Edward Porter Alexander, Military memoirs of a Confederate: a critical narrative, Chapter 10: Cedar Mountain (search)
oves. Jackson moves. Cedar Mountain. the night action. Jackson's ruse. casualties. The close of the Seven Days found both armies greatly in need of rest. Lincoln called upon the governors of the Northern States for 300,000 more men, and bounties, State and Federal, were offered to secure them rapidly. They were easily obt Petersburg, as already mentioned, threw lines around that city, from the river below to the river above. Just at the beginning of the Seven Days Battles, President Lincoln had called from the West Maj.-Gen. John Pope, and placed him in command of the three separate armies of Fremont and Banks, in the Valley of Virginia, and McD McClellan's army. But Fremont protested, asked to be relieved, and practically retired from active service. Meanwhile, after the discomfiture of McClellan, Mr. Lincoln felt the want of a military advisor, and, on July 11, appointed Gen. Halleck commander-in-chief of all the armies of the United States, and summoned him to Wash
Edward Porter Alexander, Military memoirs of a Confederate: a critical narrative, Chapter 11: second Manassas (search)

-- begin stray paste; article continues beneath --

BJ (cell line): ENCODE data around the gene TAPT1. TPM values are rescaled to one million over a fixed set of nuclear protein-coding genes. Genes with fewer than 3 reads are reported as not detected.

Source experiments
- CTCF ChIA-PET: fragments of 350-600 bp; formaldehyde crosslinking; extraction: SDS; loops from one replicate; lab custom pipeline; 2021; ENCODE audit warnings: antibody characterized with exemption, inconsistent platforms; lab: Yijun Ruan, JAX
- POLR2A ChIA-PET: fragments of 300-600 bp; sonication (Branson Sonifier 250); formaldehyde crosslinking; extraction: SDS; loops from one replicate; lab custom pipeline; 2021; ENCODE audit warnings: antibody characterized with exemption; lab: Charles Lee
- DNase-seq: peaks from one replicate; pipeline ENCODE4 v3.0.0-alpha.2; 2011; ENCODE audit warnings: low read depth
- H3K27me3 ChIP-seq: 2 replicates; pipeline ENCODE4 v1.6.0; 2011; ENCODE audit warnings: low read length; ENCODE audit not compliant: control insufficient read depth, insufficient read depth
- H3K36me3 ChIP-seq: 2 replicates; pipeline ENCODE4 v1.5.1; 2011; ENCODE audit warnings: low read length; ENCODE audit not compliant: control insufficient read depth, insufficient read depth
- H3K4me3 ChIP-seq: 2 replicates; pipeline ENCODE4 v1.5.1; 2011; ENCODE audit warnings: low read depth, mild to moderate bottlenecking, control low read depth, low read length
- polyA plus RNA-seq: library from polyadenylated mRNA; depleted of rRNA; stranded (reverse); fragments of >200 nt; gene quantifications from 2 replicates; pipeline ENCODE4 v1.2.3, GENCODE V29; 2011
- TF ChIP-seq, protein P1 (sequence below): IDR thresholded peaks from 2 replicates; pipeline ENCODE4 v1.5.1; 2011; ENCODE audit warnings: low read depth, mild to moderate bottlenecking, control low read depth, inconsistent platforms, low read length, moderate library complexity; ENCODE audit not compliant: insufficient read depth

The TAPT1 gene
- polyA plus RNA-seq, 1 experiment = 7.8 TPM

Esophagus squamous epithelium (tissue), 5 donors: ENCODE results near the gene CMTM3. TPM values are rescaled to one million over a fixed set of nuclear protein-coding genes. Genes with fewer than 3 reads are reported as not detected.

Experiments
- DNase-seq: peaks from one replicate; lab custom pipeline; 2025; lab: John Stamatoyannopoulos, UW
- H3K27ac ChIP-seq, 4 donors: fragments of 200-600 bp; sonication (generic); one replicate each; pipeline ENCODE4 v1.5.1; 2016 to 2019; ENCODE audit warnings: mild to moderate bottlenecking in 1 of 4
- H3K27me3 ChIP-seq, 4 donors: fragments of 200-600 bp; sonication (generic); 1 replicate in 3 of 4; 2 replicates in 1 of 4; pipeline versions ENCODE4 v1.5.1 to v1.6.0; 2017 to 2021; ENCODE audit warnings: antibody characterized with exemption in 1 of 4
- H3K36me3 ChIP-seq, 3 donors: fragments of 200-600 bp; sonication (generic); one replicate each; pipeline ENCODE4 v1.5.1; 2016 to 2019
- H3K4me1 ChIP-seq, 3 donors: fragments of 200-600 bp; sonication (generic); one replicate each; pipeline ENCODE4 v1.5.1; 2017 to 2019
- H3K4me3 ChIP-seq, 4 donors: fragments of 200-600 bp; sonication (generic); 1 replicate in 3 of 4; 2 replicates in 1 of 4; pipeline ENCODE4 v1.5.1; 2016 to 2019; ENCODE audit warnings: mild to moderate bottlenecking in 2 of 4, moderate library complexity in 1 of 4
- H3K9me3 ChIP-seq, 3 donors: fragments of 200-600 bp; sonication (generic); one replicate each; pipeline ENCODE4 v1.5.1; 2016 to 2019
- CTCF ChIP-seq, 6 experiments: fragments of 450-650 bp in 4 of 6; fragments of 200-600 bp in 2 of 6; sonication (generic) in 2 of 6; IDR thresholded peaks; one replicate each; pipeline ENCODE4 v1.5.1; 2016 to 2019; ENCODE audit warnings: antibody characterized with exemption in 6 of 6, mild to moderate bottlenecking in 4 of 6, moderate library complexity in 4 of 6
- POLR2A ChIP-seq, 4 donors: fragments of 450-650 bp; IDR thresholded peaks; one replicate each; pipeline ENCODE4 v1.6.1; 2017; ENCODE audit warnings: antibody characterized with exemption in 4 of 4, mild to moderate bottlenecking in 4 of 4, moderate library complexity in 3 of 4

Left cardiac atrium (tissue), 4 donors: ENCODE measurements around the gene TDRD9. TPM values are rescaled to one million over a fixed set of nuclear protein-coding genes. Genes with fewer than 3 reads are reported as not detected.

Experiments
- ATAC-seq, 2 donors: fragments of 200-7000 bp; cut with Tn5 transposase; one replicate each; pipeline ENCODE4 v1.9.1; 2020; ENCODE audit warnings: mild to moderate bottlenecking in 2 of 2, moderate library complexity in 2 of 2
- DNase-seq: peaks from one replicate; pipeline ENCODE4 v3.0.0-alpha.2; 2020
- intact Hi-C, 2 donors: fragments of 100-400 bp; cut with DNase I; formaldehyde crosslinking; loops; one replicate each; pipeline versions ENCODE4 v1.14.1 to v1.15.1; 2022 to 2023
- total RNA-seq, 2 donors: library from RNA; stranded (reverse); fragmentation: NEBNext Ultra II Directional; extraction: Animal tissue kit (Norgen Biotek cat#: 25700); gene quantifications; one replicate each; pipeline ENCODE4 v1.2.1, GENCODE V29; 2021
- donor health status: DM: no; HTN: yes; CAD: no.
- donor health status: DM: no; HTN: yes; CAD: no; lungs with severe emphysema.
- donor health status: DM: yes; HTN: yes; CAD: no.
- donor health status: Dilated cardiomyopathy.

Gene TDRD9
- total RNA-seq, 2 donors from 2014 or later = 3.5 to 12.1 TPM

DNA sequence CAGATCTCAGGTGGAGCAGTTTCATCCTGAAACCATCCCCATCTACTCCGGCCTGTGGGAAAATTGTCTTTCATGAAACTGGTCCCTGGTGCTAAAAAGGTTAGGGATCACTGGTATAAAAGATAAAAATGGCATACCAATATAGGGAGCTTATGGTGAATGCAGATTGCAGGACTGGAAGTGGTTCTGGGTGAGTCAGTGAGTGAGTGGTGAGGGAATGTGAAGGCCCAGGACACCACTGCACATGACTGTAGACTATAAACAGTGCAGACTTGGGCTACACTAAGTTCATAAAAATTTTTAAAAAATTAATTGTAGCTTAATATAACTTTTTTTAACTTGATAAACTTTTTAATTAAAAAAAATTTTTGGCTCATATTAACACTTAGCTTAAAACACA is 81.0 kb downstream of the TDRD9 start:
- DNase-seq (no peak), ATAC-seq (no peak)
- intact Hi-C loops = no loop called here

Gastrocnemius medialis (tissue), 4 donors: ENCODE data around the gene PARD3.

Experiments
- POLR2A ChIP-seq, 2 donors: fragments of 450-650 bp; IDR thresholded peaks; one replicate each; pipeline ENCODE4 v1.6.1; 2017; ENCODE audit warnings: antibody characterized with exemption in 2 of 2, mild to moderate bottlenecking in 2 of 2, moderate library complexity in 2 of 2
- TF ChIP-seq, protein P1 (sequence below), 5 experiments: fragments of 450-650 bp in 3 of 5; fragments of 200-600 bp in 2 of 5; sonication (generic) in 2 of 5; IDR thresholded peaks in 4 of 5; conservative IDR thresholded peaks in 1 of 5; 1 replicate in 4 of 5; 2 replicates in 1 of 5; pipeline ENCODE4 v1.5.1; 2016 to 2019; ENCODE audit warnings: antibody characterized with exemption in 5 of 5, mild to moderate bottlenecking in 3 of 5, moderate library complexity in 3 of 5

the enemy, the hopes proved vain. On the north side of the Rappahannock, Pope found such advantages of position that, although for five precious days Lee sought diligently by feints and demonstrations to find a favorable opening, his efforts were vain. But to do nothing was to lose the campaign. By a bold raid of Stuart's, however, Lee now had the good luck to turn the tables and come into possession of Pope's private despatch book, with copies of his most important correspondence with Lincoln, Halleck, and others. Stuart had gotten Lee's permission to try to burn a railroad bridge over Cedar Run, near Catlett's Station, some 12 miles in rear of Pope's army. With about 1500 cavalry and two guns, he crossed the Rappahannock at Waterloo Bridge, above Pope's right flank, on Aug. 22, and pushed on through Warrenton toward Catlett's Station. A terrific rain-storm came on late in the afternoon, and in it the command captured the enemy's picket and surprised the Federal encampments.